The emerging interdisciplinary scholarship on deindustrialization is a promising area that addresses some of the most pressing contemporary social problems. By utilizing comprehensive sociological frameworks and elucidating the ripple effects of deindustrialization as socio-economic disintegration, such new perspectives can push the boundaries of extant knowledge and improve the life chances of those impacted by the loss of industrial capacities.
1) Edward P Thompson, The Making of the English Working Class (New York: Pantheon Books, Random House, 1963).
2) Thomas Humphrey Marshall, Citizenship and Social Class and Other Essays (Cambridge: Cambridge University Press, 1950).
3) Charles Tilly, “Trust and Rule,” Theory and Society 33, no. 1, pp. 1-30, 2004.
4) Michael Burawoy, “Neoclassical Sociology: From the End of Communism to the End of Classes,” American Journal of Sociology 106, no. 4, pp. 1099-1120, 2001, p. 1107.
5) Karl Polanyi, “The Economy as Instituted Process,” in Trade and Market in the Early Empires, ed. Karl Polanyi, Conrad M. Arensberg, and Harry W. Pearson (Chicago: Gateway Edition, Henry Regnery Company, 1957; Pierre Bourdieu and Loïc JD Wacquant, An Invitation to Reflexive Sociology (Chicago: University of Chicago press, 1992).
6) Created by the authors, based on Gábor Scheiring and Lawrence King, “Deindustrialization, Social Disintegration, and Health: A Neoclassical Sociological Approach,” Theory and Society, Advance access, published on Mar 14.
7) Karl Marx, Capital: A Critique of Political Economy, Volume I (London: Penguin Books, 1976), p. 377.Karl Marx, Capital: A Critique of Political Economy, Volume I (London: Penguin Books, 1976), p. 377.
8) Émile Durkheim, Suicide: A Study in Sociology (London & New York: Routledge Classics, 2002), p. 239. Émile Durkheim, Suicide: A Study in Sociology (London & New York: Routledge Classics, 2002), p. 239.
9) Michèle Lamont, The Dignity of Working Men: Morality and the Boundaries of Race, Class, and Immigration (Cambridge, MA: Harvard University Press, 2000).
10) Seth Abrutyn and Anna S. Mueller, “Toward a Cultural-Structural Theory of Suicide: Examining Excessive Regulation and Its Discontents,” Sociological Theory 36, no. 1, pp. 48-66, 2018, p. 60.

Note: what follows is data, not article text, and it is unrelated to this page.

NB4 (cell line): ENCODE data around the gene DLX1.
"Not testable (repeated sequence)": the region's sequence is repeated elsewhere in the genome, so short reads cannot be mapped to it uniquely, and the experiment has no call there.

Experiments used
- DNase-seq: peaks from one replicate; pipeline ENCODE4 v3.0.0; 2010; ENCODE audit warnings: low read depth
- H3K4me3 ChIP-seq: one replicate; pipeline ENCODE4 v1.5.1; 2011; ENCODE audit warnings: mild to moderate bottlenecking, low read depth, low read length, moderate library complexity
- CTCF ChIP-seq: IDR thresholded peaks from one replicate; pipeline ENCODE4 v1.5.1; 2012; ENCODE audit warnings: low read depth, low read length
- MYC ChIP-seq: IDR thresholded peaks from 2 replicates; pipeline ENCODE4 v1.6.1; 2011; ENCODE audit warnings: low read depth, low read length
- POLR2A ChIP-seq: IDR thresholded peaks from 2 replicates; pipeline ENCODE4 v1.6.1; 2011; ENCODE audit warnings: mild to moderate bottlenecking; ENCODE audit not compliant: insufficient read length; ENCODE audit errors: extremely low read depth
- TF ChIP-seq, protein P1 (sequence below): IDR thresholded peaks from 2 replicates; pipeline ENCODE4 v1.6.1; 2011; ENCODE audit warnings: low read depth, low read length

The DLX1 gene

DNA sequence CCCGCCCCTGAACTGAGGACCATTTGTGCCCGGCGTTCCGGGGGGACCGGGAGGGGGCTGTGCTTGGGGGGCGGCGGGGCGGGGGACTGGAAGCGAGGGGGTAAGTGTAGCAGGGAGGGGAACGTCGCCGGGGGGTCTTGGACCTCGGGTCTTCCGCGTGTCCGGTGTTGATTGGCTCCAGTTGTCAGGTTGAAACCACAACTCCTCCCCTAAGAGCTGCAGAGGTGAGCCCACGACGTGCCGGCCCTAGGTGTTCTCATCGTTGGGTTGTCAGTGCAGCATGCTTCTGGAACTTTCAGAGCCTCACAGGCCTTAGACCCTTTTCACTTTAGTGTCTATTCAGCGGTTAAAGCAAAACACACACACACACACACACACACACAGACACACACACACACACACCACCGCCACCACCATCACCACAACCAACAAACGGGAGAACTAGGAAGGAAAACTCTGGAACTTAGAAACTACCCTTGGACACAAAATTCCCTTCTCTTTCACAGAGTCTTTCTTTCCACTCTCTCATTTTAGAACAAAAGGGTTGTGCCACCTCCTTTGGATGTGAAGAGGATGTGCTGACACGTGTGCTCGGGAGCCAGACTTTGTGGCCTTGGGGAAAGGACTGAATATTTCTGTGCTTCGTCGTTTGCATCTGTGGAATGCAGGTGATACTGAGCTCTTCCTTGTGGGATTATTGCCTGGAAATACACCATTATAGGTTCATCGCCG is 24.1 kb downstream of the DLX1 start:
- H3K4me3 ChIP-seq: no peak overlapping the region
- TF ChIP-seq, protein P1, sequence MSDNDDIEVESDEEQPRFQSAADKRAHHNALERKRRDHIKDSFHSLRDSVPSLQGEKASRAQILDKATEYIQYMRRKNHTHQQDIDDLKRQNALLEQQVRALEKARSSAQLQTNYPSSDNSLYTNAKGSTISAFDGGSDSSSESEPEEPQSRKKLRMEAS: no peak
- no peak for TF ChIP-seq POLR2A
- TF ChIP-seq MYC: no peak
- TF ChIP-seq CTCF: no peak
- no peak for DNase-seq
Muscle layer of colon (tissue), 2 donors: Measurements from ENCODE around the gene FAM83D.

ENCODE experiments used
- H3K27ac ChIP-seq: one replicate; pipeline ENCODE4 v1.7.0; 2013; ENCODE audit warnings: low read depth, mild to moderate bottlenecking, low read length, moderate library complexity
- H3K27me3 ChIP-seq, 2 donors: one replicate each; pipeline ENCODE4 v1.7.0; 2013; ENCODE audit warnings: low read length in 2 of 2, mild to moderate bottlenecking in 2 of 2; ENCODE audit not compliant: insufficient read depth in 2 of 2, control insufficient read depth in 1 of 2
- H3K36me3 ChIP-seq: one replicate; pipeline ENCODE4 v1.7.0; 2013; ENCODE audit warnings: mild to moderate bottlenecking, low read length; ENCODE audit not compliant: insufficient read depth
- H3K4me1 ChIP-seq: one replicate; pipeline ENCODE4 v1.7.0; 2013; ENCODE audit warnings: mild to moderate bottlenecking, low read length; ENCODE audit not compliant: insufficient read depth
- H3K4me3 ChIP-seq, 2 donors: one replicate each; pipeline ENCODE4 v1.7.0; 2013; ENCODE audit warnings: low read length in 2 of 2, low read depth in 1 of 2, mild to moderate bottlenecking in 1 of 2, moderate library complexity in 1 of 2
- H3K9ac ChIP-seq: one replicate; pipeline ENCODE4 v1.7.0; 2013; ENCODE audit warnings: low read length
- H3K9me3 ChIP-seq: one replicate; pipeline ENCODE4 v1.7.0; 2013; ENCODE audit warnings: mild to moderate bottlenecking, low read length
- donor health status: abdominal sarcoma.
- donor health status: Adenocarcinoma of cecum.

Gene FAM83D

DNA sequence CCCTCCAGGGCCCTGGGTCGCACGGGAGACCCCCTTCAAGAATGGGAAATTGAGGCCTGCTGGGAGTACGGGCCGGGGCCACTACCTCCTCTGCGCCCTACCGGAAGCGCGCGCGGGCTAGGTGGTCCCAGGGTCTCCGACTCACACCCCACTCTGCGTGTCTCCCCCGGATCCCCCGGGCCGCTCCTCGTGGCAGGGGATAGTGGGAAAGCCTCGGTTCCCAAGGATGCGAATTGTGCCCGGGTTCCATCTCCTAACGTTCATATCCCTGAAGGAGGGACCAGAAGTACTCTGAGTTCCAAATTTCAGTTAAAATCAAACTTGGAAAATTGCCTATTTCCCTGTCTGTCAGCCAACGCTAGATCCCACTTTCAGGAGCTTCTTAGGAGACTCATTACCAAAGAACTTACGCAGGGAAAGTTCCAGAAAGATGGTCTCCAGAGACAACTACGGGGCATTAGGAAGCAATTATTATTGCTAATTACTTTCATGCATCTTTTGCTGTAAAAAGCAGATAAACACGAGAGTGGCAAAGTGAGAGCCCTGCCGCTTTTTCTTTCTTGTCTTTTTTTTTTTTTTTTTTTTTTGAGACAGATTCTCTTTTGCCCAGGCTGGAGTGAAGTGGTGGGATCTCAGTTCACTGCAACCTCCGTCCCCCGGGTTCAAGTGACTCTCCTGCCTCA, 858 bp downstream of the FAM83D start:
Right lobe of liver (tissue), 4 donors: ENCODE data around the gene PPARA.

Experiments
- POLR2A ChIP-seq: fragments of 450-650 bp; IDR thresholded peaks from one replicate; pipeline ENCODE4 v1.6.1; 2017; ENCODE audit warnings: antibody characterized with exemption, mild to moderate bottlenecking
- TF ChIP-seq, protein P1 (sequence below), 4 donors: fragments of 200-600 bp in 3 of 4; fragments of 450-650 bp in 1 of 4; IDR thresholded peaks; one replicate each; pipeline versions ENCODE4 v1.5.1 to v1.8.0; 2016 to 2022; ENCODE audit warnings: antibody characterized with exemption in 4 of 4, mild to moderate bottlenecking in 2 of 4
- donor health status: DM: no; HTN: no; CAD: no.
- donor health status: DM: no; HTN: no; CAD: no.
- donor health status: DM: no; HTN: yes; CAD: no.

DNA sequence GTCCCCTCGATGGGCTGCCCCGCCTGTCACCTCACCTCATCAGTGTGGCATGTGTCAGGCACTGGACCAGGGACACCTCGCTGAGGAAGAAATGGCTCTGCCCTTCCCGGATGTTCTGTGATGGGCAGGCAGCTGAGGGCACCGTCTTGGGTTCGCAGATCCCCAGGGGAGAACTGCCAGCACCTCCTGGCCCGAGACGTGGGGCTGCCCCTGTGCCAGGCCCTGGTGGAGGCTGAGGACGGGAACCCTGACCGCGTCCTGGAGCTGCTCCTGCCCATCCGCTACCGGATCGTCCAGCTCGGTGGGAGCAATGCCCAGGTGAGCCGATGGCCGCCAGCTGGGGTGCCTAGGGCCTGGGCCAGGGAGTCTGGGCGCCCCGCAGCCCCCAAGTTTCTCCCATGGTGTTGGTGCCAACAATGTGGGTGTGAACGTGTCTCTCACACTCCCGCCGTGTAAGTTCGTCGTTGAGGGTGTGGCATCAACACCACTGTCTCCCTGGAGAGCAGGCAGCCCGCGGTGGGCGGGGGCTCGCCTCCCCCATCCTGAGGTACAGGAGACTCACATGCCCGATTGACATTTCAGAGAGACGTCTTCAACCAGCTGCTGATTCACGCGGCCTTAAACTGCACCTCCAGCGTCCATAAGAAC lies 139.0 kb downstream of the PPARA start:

11) Tithi Bhattacharya, ed., Social Reproduction Theory: Remapping Class, Recentering Oppression (London: Pluto Press, 2017).
12) Durkheim, p. 206-207.
13) Durkheim, p. 168.
14) Gabriel A. Acevedo, “Turning Anomie on Its Head: Fatalism as Durkheim’s Concealed and Multidimensional Alienation Theory,” Sociological Theory 23, no. 1, pp. 75-85, 2005, p. 79.
15) Martin E.P. Seligman, Helplessness: On Depression, Development, and Death (London: W.H. Freeman & Co, 1975).
16) Anne-Marie Jeannet and Chiara Allegri, Has Regional Deindustrialization Decreased People’s Satisfaction with Democracy?, 2020, SASE Annual Conference, July 20, 2020, online.
17) Anne-Marie Jeannet, “America’s Rusted Families: Working Class Political Participation over Three Biological Generations (1965-1997),” West European Politics, Advance access, published on April 21, 2022.
18) Anne Case and Angus Deaton, Deaths of Despair and the Future of Capitalism (Princeton: Princeton University Press, 2020).
19) Case and Deaton, p. 108.
20) Lawrence King, Gábor Scheiring, and Elias Nosrati, “Deaths of Despair in Comparative Perspective,” Annual Review of Sociology, vol. 48, Advance access, published on Apr 6, 2022.
21) Gábor Scheiring et al., Deindustrialization and the Postsocialist Mortality Crisis, 2021, Political Economy Research Institute (PERI), Working Paper Series, Number 541, April 2021, University of Massachusetts, Amherst.
22) Gábor Scheiring and Lawrence King, “Deindustrialization, Social Disintegration, and Health: A Neoclassical Sociological Approach,” Theory and Society, Advance access, published on Mar 14.